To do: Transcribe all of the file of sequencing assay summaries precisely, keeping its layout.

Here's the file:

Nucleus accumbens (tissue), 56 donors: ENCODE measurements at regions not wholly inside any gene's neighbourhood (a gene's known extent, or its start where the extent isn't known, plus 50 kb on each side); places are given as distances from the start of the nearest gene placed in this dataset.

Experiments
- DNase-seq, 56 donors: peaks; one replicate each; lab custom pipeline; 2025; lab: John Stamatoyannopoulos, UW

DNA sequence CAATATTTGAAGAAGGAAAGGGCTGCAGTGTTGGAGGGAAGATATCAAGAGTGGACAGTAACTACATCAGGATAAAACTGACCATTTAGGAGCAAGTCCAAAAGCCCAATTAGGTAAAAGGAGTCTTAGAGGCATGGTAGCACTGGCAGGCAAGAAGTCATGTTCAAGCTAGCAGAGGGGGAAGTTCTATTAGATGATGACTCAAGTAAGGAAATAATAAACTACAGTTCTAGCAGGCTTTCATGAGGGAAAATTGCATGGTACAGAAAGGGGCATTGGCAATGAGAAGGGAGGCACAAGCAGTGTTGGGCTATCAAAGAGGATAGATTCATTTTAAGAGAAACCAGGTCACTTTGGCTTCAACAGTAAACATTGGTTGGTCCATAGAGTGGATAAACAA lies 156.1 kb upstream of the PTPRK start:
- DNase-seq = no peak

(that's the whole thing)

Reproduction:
Nucleus accumbens (tissue), 56 donors: ENCODE measurements at regions not wholly inside any gene's neighbourhood (a gene's known extent, or its start where the extent isn't known, plus 50 kb on each side); places are given as distances from the start of the nearest gene placed in this dataset.

Experiments
- DNase-seq, 56 donors: peaks; one replicate each; lab custom pipeline; 2025; lab: John Stamatoyannopoulos, UW

DNA sequence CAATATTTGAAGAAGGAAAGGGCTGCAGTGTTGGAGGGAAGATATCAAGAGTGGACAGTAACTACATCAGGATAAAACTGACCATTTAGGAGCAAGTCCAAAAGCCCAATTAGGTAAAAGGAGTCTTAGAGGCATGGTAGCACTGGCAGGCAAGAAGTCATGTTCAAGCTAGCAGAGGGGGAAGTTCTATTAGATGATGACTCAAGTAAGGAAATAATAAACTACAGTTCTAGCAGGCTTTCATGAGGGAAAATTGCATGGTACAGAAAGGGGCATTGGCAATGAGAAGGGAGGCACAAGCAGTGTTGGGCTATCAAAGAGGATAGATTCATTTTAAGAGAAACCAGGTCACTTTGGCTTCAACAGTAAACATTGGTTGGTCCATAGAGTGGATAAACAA lies 156.1 kb upstream of the PTPRK start:
- DNase-seq = no peak